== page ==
I was raised by a long line of feminists to be a feminist. As a teen, I skipped school to march on my state capital for women's rights. As a young adult I signed petitions and marched on Washington for equal pay. And then I had my first son. I continued to espouse my girl-power beliefs and show my son that girls can do anything boys can do (though I did slow down on the "everything you can do I can do better" rhetoric). When he became obsessed with sports and started rattling off stats for every player on his favorite NFL team, I trained for and ran my first half marathon just to prove to him (and myself) that girls are just as athletic as boys. Once I started writing in the parenting space, I came home from work enlivened by the introduction of non-gender-specific toys and science and technology gear for girls.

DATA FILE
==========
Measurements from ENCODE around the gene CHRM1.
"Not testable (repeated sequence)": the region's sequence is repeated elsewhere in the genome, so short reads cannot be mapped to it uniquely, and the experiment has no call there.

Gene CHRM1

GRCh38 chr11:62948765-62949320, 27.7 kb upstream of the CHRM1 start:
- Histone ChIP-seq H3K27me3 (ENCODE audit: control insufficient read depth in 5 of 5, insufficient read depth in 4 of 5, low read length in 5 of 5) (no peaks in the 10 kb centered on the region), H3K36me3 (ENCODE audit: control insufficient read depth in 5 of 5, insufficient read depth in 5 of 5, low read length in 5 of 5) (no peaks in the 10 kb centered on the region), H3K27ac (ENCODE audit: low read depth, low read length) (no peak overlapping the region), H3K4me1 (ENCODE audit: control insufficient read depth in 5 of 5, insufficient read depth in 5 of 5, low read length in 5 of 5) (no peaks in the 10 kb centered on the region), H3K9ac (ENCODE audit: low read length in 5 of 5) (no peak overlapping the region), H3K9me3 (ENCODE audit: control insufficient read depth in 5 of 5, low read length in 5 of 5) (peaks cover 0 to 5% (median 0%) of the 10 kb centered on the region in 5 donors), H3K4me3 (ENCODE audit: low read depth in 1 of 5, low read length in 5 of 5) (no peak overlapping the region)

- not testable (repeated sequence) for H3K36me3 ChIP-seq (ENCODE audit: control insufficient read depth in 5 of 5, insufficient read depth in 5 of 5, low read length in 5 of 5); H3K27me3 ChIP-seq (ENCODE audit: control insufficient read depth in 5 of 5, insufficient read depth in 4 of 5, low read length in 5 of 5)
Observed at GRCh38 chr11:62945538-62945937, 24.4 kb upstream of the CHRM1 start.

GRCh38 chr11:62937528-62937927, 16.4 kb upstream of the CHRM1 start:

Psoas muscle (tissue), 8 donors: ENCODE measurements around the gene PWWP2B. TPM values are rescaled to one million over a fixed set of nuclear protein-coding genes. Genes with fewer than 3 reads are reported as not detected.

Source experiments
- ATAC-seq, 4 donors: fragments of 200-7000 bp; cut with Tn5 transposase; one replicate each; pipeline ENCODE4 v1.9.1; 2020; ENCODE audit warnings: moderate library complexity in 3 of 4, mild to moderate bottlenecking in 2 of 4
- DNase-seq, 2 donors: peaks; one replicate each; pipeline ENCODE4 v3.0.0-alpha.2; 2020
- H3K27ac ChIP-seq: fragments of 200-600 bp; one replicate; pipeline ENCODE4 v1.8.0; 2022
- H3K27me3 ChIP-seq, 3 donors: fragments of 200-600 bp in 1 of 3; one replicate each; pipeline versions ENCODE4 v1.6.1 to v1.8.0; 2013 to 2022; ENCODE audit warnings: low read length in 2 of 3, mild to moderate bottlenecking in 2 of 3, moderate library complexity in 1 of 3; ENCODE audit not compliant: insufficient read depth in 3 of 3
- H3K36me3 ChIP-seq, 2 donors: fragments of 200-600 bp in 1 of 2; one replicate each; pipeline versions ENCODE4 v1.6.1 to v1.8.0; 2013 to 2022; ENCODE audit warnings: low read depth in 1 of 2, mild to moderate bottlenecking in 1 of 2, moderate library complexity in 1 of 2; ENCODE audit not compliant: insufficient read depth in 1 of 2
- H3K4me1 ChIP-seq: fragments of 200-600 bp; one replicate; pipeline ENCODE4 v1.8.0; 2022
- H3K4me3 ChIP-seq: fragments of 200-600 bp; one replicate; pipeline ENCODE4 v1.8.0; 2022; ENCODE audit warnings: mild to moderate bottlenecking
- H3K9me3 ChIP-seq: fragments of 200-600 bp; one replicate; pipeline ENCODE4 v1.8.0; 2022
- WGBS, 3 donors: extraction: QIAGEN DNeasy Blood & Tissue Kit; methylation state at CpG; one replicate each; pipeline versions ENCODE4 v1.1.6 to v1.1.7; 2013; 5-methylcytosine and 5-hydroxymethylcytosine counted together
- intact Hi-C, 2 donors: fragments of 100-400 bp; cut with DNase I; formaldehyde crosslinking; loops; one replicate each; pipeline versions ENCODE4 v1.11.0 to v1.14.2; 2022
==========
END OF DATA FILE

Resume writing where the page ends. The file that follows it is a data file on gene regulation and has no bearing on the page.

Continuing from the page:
And then I had my second son.
As he grew to the almost-kindergartner he now is, I became acutely aware that while I may be tapping on the glass ceiling for future generations, there aren't any little girls at home who are witnessing me doing so. And for all my pride in the strides women have made over the past 30 years, I have sons to raise who need to know that they are strong, independent, wonderful people too. As the media grows more biased against boys, my sons need the support of their mom more than ever. It's not about me; it's about them.
So while my boys will certainly grow up knowing that girls are every bit as strong, smart, and capable as boys, I'm toning down my "I am woman, hear me roar" preaching just a bit and giving them the benefit of the doubt that the current culture they're growing up in, combined with my feminist leanings, will churn out two well-rounded men who not only respect the women around them, but also view them as equals. Because, really, shouldn't that be the goal? For our kids to grow up in a world where we're all viewed as equals rather than superior to any one group?